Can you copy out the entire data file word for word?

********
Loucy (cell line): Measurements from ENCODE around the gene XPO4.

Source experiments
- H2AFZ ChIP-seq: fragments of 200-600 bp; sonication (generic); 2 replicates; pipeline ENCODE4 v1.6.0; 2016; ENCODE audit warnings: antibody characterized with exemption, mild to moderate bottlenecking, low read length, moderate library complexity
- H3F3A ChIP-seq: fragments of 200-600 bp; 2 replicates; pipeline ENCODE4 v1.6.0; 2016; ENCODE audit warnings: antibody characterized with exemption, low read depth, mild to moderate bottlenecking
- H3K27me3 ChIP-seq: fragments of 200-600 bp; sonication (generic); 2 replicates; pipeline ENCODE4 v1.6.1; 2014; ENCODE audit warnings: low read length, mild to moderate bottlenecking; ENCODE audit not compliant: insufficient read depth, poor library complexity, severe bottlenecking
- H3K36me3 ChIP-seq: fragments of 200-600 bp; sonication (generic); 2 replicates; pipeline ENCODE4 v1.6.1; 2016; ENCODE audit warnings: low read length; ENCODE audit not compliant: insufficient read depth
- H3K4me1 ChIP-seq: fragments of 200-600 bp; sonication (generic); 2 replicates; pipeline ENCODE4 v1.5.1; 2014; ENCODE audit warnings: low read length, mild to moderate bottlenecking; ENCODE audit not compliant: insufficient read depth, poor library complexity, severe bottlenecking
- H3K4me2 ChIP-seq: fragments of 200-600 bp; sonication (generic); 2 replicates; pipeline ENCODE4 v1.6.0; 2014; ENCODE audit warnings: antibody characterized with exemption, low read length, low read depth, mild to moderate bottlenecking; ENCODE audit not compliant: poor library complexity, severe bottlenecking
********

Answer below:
Loucy (cell line): Measurements from ENCODE around the gene XPO4.

Source experiments
- H2AFZ ChIP-seq: fragments of 200-600 bp; sonication (generic); 2 replicates; pipeline ENCODE4 v1.6.0; 2016; ENCODE audit warnings: antibody characterized with exemption, mild to moderate bottlenecking, low read length, moderate library complexity
- H3F3A ChIP-seq: fragments of 200-600 bp; 2 replicates; pipeline ENCODE4 v1.6.0; 2016; ENCODE audit warnings: antibody characterized with exemption, low read depth, mild to moderate bottlenecking
- H3K27me3 ChIP-seq: fragments of 200-600 bp; sonication (generic); 2 replicates; pipeline ENCODE4 v1.6.1; 2014; ENCODE audit warnings: low read length, mild to moderate bottlenecking; ENCODE audit not compliant: insufficient read depth, poor library complexity, severe bottlenecking
- H3K36me3 ChIP-seq: fragments of 200-600 bp; sonication (generic); 2 replicates; pipeline ENCODE4 v1.6.1; 2016; ENCODE audit warnings: low read length; ENCODE audit not compliant: insufficient read depth
- H3K4me1 ChIP-seq: fragments of 200-600 bp; sonication (generic); 2 replicates; pipeline ENCODE4 v1.5.1; 2014; ENCODE audit warnings: low read length, mild to moderate bottlenecking; ENCODE audit not compliant: insufficient read depth, poor library complexity, severe bottlenecking
- H3K4me2 ChIP-seq: fragments of 200-600 bp; sonication (generic); 2 replicates; pipeline ENCODE4 v1.6.0; 2014; ENCODE audit warnings: antibody characterized with exemption, low read length, low read depth, mild to moderate bottlenecking; ENCODE audit not compliant: poor library complexity, severe bottlenecking